The first of the 4,000 Regional Protection Force (RPF) troops began arriving in August and were initially accommodated in the UNMISS base in Tongping. The deployment of the RPF caused friction with the Government. The RPF was transitioned to a base outside of Juba. The full deployment was stalled and by the end of 2017, only 731 had arrived. In the second half of the year, UNMISS took steps towards re-opening its former base in Yei as part of efforts to increase protection throughout the country.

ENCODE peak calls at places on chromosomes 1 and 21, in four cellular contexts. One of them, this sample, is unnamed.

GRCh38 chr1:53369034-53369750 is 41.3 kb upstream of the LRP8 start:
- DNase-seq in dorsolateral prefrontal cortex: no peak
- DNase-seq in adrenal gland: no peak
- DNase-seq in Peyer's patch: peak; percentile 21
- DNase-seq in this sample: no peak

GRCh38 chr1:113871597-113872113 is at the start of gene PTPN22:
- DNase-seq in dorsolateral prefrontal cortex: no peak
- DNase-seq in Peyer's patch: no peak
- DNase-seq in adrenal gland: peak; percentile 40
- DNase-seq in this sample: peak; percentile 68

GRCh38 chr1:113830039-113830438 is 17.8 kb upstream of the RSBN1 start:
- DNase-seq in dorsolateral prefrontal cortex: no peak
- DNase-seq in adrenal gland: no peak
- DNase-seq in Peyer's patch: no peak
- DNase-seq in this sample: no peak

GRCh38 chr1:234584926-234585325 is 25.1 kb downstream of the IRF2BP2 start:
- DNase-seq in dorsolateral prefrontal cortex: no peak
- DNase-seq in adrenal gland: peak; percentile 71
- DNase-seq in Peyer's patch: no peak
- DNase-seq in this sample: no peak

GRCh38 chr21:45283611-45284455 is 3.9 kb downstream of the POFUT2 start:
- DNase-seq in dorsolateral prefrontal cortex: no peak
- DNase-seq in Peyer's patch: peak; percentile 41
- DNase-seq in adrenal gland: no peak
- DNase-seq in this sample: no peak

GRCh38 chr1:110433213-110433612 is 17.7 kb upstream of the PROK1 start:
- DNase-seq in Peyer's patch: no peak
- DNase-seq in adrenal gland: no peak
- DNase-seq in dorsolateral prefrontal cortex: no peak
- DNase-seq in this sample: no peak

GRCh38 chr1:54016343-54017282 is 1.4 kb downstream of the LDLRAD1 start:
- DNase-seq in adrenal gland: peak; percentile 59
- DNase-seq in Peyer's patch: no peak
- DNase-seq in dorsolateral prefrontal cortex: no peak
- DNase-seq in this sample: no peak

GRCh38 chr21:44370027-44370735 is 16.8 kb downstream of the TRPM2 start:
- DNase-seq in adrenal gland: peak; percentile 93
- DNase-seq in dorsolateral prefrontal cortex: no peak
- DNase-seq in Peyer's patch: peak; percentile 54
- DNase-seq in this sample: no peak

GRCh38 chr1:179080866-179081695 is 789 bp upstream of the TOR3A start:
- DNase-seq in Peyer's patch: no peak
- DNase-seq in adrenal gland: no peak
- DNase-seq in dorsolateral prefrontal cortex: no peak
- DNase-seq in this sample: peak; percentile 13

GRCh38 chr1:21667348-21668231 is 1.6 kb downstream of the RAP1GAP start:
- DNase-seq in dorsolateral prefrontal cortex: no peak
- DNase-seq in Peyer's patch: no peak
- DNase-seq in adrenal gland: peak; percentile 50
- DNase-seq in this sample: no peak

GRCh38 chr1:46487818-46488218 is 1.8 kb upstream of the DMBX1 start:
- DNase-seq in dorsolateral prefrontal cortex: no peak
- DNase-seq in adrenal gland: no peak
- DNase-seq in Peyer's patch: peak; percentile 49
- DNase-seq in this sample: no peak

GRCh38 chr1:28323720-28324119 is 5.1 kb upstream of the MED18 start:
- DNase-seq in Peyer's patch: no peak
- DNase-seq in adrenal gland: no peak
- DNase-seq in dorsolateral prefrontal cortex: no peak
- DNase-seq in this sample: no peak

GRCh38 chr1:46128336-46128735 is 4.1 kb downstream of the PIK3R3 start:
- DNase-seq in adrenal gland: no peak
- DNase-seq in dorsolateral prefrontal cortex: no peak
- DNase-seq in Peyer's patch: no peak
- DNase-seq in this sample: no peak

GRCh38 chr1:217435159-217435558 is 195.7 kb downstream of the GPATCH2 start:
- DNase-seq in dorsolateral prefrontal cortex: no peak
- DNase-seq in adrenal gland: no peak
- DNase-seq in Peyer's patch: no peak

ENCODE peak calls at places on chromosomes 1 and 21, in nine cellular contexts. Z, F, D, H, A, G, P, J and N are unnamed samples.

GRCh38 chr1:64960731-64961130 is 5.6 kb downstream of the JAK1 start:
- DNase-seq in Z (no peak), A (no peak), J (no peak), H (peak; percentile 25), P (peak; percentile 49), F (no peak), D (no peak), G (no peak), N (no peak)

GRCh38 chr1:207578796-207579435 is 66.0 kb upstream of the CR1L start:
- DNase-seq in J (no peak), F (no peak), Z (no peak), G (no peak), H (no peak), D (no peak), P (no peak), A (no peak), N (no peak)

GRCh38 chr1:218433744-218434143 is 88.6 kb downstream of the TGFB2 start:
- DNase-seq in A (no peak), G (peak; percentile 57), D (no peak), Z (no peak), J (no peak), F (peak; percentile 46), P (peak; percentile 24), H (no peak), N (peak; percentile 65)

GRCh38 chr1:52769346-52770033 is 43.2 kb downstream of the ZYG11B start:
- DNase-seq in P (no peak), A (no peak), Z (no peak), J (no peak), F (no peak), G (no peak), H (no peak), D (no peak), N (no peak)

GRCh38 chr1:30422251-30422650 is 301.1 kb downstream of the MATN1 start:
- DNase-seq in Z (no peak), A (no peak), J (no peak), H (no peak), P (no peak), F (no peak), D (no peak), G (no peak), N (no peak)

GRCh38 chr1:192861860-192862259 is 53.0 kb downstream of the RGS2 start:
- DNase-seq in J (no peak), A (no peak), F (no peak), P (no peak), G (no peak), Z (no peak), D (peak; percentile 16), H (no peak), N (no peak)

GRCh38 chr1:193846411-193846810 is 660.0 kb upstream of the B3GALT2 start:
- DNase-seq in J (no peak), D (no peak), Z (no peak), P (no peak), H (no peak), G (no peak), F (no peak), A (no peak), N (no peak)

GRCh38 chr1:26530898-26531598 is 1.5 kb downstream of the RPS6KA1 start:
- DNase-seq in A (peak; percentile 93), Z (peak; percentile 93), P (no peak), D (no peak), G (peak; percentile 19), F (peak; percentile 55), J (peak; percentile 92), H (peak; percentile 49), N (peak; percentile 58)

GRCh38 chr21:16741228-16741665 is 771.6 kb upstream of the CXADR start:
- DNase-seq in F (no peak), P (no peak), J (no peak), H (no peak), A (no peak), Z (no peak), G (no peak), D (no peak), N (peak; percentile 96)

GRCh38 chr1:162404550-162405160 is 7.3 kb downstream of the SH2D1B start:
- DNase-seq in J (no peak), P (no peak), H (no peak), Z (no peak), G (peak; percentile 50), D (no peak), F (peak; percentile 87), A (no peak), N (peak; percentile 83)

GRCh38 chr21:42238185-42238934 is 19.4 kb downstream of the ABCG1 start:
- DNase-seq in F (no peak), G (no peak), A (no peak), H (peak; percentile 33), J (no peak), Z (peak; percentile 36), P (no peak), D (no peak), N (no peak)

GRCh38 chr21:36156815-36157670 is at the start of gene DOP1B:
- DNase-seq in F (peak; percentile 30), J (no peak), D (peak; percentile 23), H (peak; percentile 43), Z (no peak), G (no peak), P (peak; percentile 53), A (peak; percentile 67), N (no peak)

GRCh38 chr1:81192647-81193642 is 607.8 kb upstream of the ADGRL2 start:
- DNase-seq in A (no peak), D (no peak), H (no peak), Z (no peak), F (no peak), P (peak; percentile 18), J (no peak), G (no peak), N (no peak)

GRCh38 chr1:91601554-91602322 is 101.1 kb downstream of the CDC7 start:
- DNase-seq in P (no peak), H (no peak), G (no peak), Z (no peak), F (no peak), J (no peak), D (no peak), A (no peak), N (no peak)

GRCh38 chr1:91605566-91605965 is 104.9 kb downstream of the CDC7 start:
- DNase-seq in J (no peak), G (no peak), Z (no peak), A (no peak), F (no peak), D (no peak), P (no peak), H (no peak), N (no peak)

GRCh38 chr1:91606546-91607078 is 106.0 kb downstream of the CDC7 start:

On 14 December the UN Security Council unanimously adopted Resolution 2392, which extended the mandate of UNMISS until 15 March 2018, pending the ongoing strategic review. The Security Council statement supported the IGAD HLRF, calling for inclusive participation of civil society, women and youth. The resolution reiterated JMEC findings that “the parties to the conflict have failed to implement substantive elements of the Agreement on the Resolution of the Conflict in the Republic of South Sudan, and that conditions for credible election do not presently exist.” The Security Council urged that parties agree to strong monitoring and enforcement mechanisms, take steps to improve human rights, accountability measures, and humanitarian access. This included addressing the issue of military use and occupation of schools and hospitals, which, as reported under the grave violations monitoring and reporting framework for South Sudan directly affected over 16,501 children in 2017. The resolution went on to call for measures for representation of all South Sudanese in governance structures, and restated the Government’s agreement to fully cooperate with UNMISS.